Playing in a real symphony-after your homework is done
It's an orchestra where the members practice after their homework is done. And you wouldn't recognize any of the names - unless, of course, you happen to be one of their parents, charged with getting them to rehearsals.
It is the Greater Boston Youth Symphony Orchestra, one of several across the country giving young people a chance to practice with a larger and more professional group than they can at their local schools.
GBYSO is composed not only of youngsters who drummed to the sound of Mozart in their cribs, but of those who have had a harder row to hoe in the quest to perform classical music. Composed of youngsters between the ages of 12 and 17, the orchestra itself is actually a two-headed creature, because there's also the repertory orchestra - 100 members strong - which is the training ground for the senior orchestra - also composed of 100 members - the veterans of GBYSO.
During it's 23 years of youthful competition with the Boston Symphony Orchestra, GBYSO has performed at Carnegie Hall in New York, Symphony Hall in Boston, and in 1962 at the White House. Its members have at varies times been to Colombia, Israel, and Europe.
Says Leonard Atherton, musical director and conductor of the senior orchestra , ''One of the things I enjoy is seeing the students register a piece of music. I enjoy the freshness they bring to their musicmaking and their sense of discovery - because they're finding out things for the first time.''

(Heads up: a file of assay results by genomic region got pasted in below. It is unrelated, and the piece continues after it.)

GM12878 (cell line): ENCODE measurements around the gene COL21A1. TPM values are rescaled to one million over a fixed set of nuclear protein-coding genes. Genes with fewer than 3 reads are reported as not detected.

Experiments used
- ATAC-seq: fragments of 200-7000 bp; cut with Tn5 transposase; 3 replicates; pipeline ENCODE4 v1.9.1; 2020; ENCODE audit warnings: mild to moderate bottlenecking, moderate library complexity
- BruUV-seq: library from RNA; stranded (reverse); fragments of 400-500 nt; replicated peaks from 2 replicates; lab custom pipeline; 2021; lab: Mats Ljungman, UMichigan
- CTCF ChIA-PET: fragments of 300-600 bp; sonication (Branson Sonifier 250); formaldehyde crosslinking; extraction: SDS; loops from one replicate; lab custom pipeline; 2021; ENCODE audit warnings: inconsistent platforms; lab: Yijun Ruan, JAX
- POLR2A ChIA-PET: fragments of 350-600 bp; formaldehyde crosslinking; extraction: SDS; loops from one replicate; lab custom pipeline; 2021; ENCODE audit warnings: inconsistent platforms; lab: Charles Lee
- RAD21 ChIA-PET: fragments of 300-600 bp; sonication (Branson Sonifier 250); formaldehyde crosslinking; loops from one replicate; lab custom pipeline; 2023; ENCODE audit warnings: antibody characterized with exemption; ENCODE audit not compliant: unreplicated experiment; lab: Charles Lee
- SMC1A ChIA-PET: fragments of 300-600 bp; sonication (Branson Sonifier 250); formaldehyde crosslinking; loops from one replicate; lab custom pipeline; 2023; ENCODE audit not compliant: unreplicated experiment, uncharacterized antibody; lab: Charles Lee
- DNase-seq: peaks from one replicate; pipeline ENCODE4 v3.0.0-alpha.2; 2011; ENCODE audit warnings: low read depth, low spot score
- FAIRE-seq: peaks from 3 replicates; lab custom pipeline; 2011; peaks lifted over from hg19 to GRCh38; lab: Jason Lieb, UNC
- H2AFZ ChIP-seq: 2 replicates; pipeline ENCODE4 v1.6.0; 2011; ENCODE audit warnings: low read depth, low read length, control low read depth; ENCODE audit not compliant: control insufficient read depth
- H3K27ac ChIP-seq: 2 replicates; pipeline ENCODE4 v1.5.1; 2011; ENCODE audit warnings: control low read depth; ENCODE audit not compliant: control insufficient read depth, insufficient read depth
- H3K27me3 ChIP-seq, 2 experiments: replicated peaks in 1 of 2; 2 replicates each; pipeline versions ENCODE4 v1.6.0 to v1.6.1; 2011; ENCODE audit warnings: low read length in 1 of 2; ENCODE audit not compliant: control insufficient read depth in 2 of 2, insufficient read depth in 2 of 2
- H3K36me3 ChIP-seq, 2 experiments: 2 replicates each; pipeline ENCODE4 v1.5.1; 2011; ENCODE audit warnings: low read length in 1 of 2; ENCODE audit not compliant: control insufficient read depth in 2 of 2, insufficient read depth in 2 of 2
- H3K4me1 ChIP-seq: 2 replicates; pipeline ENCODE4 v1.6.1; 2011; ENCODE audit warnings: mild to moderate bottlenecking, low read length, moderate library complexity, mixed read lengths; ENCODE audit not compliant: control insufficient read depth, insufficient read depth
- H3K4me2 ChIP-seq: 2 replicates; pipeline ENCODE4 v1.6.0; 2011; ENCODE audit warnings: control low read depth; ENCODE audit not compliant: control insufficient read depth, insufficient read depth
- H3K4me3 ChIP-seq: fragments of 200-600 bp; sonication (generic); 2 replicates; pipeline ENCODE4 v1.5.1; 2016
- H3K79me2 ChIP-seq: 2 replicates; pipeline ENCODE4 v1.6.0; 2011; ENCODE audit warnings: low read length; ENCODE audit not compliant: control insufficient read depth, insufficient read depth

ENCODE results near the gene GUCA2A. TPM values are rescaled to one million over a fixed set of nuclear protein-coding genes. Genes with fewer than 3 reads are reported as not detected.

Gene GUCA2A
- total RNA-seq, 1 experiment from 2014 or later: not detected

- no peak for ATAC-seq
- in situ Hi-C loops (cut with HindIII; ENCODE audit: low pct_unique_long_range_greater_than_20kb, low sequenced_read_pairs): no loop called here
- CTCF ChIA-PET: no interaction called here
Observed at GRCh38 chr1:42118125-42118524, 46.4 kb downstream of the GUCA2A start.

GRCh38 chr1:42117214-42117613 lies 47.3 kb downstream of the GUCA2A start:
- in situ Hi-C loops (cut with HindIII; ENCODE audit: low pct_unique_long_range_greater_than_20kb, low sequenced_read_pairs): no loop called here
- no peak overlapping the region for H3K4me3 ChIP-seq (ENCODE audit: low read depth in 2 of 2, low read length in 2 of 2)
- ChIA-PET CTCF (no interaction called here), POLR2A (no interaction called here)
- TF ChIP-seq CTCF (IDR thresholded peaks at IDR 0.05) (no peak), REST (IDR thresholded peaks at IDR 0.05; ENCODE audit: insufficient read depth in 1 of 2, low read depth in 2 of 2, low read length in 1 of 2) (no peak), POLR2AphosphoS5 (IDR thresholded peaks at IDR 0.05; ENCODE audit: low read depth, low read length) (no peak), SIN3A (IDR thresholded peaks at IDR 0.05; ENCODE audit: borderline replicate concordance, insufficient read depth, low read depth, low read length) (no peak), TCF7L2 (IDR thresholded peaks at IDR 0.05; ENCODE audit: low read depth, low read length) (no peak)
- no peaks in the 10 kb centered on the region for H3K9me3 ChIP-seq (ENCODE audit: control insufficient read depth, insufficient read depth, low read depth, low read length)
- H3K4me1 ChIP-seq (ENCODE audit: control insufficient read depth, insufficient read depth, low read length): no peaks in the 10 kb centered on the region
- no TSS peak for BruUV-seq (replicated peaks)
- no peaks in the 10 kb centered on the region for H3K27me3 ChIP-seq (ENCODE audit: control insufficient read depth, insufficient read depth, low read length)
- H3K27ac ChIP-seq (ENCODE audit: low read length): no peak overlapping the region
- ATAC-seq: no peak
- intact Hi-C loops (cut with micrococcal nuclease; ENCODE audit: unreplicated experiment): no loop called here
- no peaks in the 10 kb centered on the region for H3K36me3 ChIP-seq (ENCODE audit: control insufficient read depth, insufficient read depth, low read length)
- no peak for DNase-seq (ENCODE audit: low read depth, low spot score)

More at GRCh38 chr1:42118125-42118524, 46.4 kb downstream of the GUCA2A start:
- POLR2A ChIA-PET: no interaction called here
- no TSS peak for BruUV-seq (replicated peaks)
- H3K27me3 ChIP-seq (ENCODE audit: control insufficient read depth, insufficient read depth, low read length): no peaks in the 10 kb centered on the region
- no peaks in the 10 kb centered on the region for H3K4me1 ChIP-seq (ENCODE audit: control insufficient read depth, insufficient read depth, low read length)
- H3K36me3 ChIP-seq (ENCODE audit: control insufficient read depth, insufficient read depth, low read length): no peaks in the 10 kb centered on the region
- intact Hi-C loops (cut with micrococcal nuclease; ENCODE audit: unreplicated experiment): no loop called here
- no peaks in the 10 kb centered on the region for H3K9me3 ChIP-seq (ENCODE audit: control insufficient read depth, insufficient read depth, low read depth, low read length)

But playing for GBYSO involves more than just hearing crowds applaud skillful performances. Behind all this comes discipline. It represents hours spent in solitary practice in one's room, as the distant noise of schoolmates enjoying other pursuits drifts through the window. It's also spending most of Sunday afternoon in the music rooms of Boston University (without whose sponsorship none of this would be possible).
Homework, too, is in the competition. ''It seems that a majority of them do extremely well in school, probably because they have to concentrate on getting their work done within a specified time period because of all their other activities,'' remarks Mr. Atherton.
Playing for GBYSO can add a helpful rung on the ladder to being a professional performer. Most members, though, don't plan to earn a living at making classical music, but still find the GBYSO experience a valuable one.
For violinist Renee Jacksy, playing with GBYSO ''helps me listen to people.'' That's because, she says, she must listen so carefully to what the other members of the orchestra are doing with their instruments.
Bassoonist David Silva comments that he has learned how to function better in a group, and adds, ''This is a hobby that I'll enjoy the rest of my life, even though I'm not going to be a professional musician.''
Satisfying though it may be for GBYSO officials to shepherd these young talents, the organization wasn't complete until last year, when they added a string ensemble.